Anyway… the point is I am selectively devoid of the ability (or desire) to stop a task simply because I am exhausted. I’m not sure if this has always been the case, or if it’s a “skill” I’ve developed from living with fibromyalgia for over a decade ago.  Either way it’s a a huge opportunity (translated: shortcoming) for me.  Actually, it’s a blessing and a curse.

Since I made it back to work full-time last June, Daniel’s been good about reminding me to pay attention to my to do list and my sleep schedule.  Both have a significant impact on my health and, therefore, are of great importance to him.  Although I sometimes get annoyed when he reminds me of the time or encourages me to take a break, I appreciate his concern and willingness to pick up the slack I leave when I take a break or head to bed.  I am especially appreciative on days like today… a Saturday during which I have NOT overdone it. Perhaps I don’t feel as though I’ve overdone it because I, in fact, have not done much today (not true, I survived a grocery run).  Or, maybe I am not exhausted because of what I have and have not done throughout the week.

Sunday night Daniel and I were in bed and asleep by 9:30.  I can’t even do justice how unusual this is.  Daniel and I would rather read, write, game, organize, eat, yawn, and chat than sleep.  Working full time allows us so few hours together neither of us is in a hurry to get to sleep.  We both choose to live sleep deprived (Daniel more so than myself) in exchange for downtime with each other.  You know how it goes.  It may lead to a few minor disagreements on those days when we’re super sleepy, but the conversations and company are well worth it.  Point is, 9:30 gave me 2 hours more sleep than I typically get and Daniel 3-4 more.

Throughout the week I kept the house more tidy than is typical.  I played “Martha Stewart” each day after work and spent up to an hour tidying things before I collapsed on the couch.  We ran errands instead of bumming around in the evening.  Daniel got caught up on homework and his writing.  We didn’t let life wear us out.  We stayed on top of things.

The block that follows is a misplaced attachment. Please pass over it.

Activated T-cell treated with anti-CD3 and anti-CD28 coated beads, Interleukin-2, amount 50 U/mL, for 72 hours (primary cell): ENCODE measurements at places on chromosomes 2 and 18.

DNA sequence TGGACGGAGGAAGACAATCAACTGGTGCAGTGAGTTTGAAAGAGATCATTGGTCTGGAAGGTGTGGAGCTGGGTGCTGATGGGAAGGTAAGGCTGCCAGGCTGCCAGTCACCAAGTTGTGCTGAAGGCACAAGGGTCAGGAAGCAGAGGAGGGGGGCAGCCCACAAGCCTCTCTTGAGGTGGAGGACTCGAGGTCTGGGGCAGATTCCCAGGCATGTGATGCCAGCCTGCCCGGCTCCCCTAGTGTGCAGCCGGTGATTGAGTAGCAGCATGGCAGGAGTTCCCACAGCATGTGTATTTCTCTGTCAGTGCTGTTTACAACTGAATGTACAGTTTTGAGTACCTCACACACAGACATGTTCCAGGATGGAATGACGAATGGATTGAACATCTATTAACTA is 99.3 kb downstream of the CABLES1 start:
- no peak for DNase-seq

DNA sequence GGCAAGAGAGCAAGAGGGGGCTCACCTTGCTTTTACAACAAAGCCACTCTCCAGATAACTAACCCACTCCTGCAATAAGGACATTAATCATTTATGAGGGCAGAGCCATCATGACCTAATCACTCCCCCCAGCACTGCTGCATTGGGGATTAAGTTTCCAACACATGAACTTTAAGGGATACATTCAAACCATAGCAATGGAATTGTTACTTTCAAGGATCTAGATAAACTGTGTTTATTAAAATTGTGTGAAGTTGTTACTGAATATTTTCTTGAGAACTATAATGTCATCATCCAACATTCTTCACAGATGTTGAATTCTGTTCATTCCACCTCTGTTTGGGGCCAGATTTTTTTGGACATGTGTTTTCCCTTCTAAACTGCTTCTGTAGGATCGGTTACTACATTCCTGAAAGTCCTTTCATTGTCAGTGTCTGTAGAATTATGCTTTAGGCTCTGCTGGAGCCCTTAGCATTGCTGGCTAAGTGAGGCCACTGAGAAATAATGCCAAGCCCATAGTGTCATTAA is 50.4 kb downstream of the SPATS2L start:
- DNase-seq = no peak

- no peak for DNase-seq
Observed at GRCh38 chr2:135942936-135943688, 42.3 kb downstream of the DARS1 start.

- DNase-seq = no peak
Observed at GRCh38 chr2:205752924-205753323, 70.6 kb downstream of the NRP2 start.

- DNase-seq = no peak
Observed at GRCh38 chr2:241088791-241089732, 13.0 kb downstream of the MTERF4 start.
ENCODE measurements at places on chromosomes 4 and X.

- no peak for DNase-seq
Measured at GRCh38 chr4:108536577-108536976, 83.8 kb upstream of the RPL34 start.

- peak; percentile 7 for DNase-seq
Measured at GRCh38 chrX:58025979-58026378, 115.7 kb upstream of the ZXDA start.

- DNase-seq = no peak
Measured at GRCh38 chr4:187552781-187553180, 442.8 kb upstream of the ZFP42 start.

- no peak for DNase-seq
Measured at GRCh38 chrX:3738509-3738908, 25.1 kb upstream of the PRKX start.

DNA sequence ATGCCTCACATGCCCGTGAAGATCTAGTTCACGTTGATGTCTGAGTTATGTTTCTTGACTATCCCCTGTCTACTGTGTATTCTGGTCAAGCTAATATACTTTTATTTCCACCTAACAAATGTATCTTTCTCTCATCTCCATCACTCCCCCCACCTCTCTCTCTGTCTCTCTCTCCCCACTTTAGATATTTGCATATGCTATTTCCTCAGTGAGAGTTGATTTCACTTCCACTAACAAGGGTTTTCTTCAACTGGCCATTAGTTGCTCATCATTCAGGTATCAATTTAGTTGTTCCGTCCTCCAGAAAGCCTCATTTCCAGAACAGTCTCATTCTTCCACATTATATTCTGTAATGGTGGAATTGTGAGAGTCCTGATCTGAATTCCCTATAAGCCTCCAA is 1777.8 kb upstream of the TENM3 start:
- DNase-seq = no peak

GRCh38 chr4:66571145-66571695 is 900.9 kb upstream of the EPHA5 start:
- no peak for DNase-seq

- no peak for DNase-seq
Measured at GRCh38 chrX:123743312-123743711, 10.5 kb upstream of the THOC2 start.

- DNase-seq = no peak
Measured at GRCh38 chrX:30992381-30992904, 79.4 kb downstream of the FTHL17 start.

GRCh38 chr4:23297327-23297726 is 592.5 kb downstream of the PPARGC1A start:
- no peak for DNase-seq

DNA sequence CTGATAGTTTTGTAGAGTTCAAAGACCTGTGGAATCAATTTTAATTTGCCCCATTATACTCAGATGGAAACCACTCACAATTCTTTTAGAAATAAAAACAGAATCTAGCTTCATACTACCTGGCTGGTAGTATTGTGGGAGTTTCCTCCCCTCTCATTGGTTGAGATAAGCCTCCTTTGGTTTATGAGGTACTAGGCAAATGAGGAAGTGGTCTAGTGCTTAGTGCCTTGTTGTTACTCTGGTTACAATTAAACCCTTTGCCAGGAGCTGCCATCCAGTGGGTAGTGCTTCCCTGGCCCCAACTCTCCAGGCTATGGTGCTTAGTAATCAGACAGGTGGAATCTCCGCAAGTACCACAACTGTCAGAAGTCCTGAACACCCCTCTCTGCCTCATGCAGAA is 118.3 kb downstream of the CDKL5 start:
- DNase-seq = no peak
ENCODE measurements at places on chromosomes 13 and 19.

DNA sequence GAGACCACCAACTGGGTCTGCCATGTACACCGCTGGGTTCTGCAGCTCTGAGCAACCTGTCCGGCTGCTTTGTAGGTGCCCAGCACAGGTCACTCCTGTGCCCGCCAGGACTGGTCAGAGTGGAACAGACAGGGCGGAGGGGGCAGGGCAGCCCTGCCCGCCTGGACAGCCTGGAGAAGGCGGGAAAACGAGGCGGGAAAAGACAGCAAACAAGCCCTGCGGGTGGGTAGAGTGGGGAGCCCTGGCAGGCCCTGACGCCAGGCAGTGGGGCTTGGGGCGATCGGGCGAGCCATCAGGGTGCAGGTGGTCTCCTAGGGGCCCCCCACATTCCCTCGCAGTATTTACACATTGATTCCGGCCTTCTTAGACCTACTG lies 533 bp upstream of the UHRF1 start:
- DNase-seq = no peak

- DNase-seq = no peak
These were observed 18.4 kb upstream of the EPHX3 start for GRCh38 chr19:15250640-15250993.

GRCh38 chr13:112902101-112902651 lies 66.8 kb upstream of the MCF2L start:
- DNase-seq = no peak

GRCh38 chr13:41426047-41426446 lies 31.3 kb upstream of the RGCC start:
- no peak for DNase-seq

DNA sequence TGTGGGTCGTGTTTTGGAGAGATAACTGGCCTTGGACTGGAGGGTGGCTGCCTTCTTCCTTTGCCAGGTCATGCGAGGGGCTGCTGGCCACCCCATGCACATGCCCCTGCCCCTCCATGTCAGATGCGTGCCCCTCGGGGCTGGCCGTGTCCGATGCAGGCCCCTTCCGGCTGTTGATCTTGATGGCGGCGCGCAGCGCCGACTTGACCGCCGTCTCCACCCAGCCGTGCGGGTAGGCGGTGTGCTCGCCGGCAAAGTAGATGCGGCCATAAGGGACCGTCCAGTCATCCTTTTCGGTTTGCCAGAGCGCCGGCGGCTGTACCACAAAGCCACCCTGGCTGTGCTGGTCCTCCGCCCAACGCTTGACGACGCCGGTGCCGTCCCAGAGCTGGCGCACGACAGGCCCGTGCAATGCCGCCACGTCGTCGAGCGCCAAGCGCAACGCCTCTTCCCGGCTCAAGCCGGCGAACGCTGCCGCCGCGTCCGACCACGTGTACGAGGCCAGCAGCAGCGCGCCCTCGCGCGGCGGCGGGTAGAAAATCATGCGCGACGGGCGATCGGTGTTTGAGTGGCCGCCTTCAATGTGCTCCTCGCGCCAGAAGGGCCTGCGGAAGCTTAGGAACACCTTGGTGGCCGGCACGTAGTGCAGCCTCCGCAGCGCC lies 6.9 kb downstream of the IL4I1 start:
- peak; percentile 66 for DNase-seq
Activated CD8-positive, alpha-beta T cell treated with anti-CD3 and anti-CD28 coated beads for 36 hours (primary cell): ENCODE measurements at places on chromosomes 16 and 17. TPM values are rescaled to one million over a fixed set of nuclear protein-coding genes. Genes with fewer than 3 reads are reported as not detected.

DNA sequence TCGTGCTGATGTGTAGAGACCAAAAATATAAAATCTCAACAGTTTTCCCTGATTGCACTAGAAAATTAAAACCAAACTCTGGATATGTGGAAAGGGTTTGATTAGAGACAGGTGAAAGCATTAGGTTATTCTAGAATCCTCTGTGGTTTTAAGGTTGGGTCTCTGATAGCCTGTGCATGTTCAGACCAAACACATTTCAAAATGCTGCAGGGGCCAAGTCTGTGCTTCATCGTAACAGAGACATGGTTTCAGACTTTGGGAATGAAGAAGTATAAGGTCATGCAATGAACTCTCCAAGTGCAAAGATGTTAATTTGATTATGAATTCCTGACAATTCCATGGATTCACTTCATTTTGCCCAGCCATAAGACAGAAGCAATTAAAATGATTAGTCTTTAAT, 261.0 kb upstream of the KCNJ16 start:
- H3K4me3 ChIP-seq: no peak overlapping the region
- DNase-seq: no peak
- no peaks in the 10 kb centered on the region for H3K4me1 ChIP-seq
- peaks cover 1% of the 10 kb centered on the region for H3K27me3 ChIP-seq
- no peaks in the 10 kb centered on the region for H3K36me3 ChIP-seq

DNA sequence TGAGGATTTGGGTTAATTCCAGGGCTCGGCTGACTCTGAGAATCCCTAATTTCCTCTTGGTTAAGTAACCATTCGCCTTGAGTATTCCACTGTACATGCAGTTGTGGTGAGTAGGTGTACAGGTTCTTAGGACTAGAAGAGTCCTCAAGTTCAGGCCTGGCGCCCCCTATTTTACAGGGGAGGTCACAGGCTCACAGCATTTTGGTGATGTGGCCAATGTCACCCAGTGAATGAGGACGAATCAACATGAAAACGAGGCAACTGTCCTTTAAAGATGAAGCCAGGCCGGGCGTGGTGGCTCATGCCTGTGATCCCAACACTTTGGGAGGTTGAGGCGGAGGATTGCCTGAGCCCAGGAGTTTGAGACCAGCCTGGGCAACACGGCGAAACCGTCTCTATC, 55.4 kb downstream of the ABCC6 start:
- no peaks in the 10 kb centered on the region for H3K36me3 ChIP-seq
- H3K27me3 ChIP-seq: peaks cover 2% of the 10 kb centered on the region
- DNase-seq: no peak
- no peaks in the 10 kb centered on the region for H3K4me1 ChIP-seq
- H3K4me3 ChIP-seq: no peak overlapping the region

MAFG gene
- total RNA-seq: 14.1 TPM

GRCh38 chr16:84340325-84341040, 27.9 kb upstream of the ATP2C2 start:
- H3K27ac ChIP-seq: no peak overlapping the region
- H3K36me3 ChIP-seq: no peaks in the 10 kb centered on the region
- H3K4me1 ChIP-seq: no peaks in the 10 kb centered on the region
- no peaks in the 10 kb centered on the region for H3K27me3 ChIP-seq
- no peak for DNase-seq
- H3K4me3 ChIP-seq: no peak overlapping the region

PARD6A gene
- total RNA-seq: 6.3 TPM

All-in-all answering the aforementioned questions, “Will I recognize when I’ve reached my limit?  Or will I overdo it?” is rather simple this Saturday:

Yes.  Although I have not yet reached my limit I am prepared to acknowledge when I do.  No, I will not overdo it.  I am learning to pace myself and treat the week like a marathon, not a sprint to be completed on the one day I have with absolutely no reoccurring event.

Please Help! Chronic Illness and Meeting People, Part 2

I’m so torn.  For me the answer is as follows:

It depends on my mood.  And how a person makes me feel.  And where I am.  But mostly I don’t tell them unless I have to.  In fact, since my diagnosis in 1998 (at age 14), I have lived in (minus my 10 semesters at college) the same small town.  And, during my flare up last spring, I learned quite a few people whom I have known for the entirety of that time had no idea I have a chronic illness.  I consider this amazing.  They are either… very kind and gave me the benefit of the doubt on countless occasions, or very forgetful.  Either way it meant a lot to me.

On the other hand, it means just as much to me to think of the hundreds of folks who know I struggle with health challenges.  They haven’t made it their business to tell people.  They haven’t made it their business to make a scene when they can tell I am not feeling well.  Quite the opposite.

Anyway, back to the point.  When I have to tell folks I just say it.  Something stupid sounding, I’m sure.  But I always say it matter-of-factly.  “I have fibromyalgia and osteoarthritis.”  I then typically downplay whatever symptom or situation has necessitated my discussing my invisible illnesses.  And I am usually tempted to crack a joke.  But I typically resist the immature urge.  Because it’s not a joke.  And I don’t treat it lightly (that doesn’t mean I act like it’s the end of the world, either).